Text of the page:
Despite the fact that I have an advanced degree, I do NOT have a degree in English Education or a teaching license (you don’t need one to teach in universities). Because of this, I needed a TESOL or TEFL certificate in order to gain employment as an English teacher at a public school in Korea. While the GEPIK program did not specify whether or not your certificate must be earned in an online or in-class course, they did specify that the course must be 100+ hours. A quick search on the internet reveals that these courses can cost anywhere around $200 – $1500.
It should come as little surprise that I pounced when I saw the deal below on Groupon last September.
For a meager $69, you can get a certificate that meets the 100+ hour requirement? Sold! Before I started the course, I hadn’t found many reviews online – and what I did find was a complete mixed bag. The deal was recently back on Groupon and several people have been on the forums asking for feedback. What follows are answers to some questions I’ve been asked.
Is there anything I should be aware of?
- I had a look at the company website (tesols.com) and thought it looked like a decent course. What I did not realize, however, was that this online course would be hosted by Global Leadership College. This is something you learn after you’ve paid your money and attempt to begin the course. Not a big deal.
- Keep in mind that you will need to purchase your certificate once you’ve finished the course. At the time of this posting, an emailed copy of the certificate cost $20 and a hard copy cost $30 (including shipping).
- The course began regularly enough, but somewhere around the end of section 1, things got a bit strange. There were often references to “The Good News” and discussions of sin, forgiveness, apostles, and disciples. While I’m not especially bothered by the use of religious doctrine, there may be others who are. And, even though I’m not especially bothered by it, I would have liked some warning up front that things would get a bit preachy or that this was a course heavily based on Christian mores. So, dear reader, you’ve now been warned.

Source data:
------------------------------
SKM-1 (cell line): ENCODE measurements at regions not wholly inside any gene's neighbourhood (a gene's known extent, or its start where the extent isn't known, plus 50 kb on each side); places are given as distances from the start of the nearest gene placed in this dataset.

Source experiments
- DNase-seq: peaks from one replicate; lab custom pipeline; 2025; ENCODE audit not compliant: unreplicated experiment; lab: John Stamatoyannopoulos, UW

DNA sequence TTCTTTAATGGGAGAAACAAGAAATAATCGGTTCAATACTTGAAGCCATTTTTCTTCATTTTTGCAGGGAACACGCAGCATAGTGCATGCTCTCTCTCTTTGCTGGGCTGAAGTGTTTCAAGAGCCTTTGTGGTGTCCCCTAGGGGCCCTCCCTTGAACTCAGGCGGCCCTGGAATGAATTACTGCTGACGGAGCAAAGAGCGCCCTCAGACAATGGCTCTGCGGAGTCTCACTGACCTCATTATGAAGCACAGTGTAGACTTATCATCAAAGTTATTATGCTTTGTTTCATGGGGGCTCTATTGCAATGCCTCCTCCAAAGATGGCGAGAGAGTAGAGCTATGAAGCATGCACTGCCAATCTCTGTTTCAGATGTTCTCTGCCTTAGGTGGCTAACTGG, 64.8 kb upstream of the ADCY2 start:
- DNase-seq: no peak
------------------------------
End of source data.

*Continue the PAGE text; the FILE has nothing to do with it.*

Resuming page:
Is this course accepted by public and private schools in Korea?
I applied to a public school position in Korea, so I cannot speak on what a private institution will or will not accept. My certificate was deemed acceptable by GEPIK, so there’s a decent chance that yours may be too. Of course, what’s acceptable in Korea (or any other country) can change rapidly. At the time of my application, the only requirement set forth by GEPIK was that aspiring Native English Teachers without a teaching license be in possession of a 100+ hour TESOL/TEFL certificate.
What topics are covered?
The course has chapters/sections covering topics such as:
- Language Characteristics
- The English Language
- Development and Usage of English
- Learning and Understanding Standard English
- Teacher Student Relationships
- Understanding Classrooms
Once you get over the preachy bit, I’d say there was some pretty useful information. I applied what I learned regarding communication methods and group dynamics within the classroom to my university courses with great success last semester.
Is it hard?